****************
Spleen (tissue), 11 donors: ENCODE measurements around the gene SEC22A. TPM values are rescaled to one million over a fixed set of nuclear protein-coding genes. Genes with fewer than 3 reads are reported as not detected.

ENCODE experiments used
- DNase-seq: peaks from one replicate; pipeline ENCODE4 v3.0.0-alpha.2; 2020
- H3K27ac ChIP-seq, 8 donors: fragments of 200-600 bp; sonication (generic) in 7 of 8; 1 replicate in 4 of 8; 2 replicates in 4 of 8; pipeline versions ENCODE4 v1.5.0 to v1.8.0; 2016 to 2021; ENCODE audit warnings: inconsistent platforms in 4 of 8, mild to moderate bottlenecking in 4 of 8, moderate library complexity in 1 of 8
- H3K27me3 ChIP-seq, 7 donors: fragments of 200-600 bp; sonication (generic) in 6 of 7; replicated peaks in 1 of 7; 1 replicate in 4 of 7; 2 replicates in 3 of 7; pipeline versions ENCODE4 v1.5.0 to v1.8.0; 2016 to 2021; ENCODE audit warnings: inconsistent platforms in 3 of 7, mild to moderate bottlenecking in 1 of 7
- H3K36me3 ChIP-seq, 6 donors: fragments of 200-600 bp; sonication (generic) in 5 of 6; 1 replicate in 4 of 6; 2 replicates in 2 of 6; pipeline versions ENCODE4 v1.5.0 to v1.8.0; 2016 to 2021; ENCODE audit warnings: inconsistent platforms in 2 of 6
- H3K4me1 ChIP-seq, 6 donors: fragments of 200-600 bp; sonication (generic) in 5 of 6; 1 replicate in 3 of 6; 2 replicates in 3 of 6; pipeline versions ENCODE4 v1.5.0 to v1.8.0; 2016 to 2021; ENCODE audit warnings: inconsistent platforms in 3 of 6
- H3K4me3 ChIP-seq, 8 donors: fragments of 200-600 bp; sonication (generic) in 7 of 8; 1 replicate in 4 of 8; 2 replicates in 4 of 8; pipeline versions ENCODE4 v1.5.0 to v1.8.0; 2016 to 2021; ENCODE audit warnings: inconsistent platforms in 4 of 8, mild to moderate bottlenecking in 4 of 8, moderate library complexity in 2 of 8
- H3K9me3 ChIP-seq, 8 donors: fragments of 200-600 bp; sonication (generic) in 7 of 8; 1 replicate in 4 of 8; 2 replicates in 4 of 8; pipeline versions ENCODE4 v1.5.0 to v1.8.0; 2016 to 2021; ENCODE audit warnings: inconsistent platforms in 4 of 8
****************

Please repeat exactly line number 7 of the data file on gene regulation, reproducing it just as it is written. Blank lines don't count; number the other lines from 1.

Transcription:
- H3K4me1 ChIP-seq, 6 donors: fragments of 200-600 bp; sonication (generic) in 5 of 6; 1 replicate in 3 of 6; 2 replicates in 3 of 6; pipeline versions ENCODE4 v1.5.0 to v1.8.0; 2016 to 2021; ENCODE audit warnings: inconsistent platforms in 3 of 6